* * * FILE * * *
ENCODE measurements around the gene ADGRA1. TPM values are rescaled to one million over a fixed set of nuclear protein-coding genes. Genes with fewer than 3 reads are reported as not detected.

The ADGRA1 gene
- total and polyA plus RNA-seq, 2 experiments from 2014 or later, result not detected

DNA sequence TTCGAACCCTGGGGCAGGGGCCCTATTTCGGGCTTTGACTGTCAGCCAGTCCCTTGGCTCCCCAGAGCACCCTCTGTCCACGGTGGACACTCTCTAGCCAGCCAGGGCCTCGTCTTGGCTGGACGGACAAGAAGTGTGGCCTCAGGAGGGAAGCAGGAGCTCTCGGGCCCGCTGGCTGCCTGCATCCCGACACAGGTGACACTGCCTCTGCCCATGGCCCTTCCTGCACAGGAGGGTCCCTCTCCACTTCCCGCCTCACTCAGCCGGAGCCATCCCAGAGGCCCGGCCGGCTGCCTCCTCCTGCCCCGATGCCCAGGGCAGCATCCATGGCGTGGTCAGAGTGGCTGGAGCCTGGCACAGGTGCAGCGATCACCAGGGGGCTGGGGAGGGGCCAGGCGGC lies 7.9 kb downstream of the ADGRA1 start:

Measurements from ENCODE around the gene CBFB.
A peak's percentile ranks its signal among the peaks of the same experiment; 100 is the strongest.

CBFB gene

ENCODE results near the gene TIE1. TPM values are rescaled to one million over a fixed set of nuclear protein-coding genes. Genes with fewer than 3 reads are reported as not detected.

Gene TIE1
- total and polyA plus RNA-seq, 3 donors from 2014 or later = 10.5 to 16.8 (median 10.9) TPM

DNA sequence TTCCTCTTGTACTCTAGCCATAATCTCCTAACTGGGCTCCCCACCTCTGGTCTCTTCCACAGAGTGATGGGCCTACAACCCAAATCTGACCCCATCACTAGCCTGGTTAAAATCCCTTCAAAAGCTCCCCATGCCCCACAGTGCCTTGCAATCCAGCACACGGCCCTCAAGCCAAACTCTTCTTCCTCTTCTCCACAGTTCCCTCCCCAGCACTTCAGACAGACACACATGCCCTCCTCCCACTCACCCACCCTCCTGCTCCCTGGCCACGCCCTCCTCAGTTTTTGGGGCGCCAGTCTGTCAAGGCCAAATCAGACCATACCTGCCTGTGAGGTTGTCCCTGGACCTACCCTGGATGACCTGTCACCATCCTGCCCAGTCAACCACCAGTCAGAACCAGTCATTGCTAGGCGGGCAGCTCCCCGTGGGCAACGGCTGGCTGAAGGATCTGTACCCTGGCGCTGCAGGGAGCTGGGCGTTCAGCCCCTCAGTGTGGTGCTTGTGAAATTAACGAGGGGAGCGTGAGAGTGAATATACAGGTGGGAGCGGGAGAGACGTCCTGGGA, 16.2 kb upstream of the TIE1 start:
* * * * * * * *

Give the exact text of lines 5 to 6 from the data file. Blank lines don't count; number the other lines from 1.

Measurements from ENCODE around the gene CBFB.
A peak's percentile ranks its signal among the peaks of the same experiment; 100 is the strongest.